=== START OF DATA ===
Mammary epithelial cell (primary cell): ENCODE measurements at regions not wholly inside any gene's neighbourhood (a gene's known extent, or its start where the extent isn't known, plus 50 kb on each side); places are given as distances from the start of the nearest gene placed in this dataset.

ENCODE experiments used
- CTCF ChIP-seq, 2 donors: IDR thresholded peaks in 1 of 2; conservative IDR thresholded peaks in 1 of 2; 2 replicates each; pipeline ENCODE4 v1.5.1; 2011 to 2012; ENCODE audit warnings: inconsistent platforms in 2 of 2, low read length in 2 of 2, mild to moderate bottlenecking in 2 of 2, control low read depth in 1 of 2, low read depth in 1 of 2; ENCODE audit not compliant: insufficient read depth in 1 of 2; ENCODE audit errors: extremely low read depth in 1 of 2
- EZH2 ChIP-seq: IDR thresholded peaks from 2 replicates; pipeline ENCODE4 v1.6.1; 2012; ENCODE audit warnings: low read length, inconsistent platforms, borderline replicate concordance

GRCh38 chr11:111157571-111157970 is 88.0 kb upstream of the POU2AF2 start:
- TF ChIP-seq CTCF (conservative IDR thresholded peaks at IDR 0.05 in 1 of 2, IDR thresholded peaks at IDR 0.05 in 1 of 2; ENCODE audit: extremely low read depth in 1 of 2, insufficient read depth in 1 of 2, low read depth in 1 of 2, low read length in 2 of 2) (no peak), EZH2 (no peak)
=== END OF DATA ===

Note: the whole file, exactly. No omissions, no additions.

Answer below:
Mammary epithelial cell (primary cell): ENCODE measurements at regions not wholly inside any gene's neighbourhood (a gene's known extent, or its start where the extent isn't known, plus 50 kb on each side); places are given as distances from the start of the nearest gene placed in this dataset.

ENCODE experiments used
- CTCF ChIP-seq, 2 donors: IDR thresholded peaks in 1 of 2; conservative IDR thresholded peaks in 1 of 2; 2 replicates each; pipeline ENCODE4 v1.5.1; 2011 to 2012; ENCODE audit warnings: inconsistent platforms in 2 of 2, low read length in 2 of 2, mild to moderate bottlenecking in 2 of 2, control low read depth in 1 of 2, low read depth in 1 of 2; ENCODE audit not compliant: insufficient read depth in 1 of 2; ENCODE audit errors: extremely low read depth in 1 of 2
- EZH2 ChIP-seq: IDR thresholded peaks from 2 replicates; pipeline ENCODE4 v1.6.1; 2012; ENCODE audit warnings: low read length, inconsistent platforms, borderline replicate concordance

GRCh38 chr11:111157571-111157970 is 88.0 kb upstream of the POU2AF2 start:
- TF ChIP-seq CTCF (conservative IDR thresholded peaks at IDR 0.05 in 1 of 2, IDR thresholded peaks at IDR 0.05 in 1 of 2; ENCODE audit: extremely low read depth in 1 of 2, insufficient read depth in 1 of 2, low read depth in 1 of 2, low read length in 2 of 2) (no peak), EZH2 (no peak)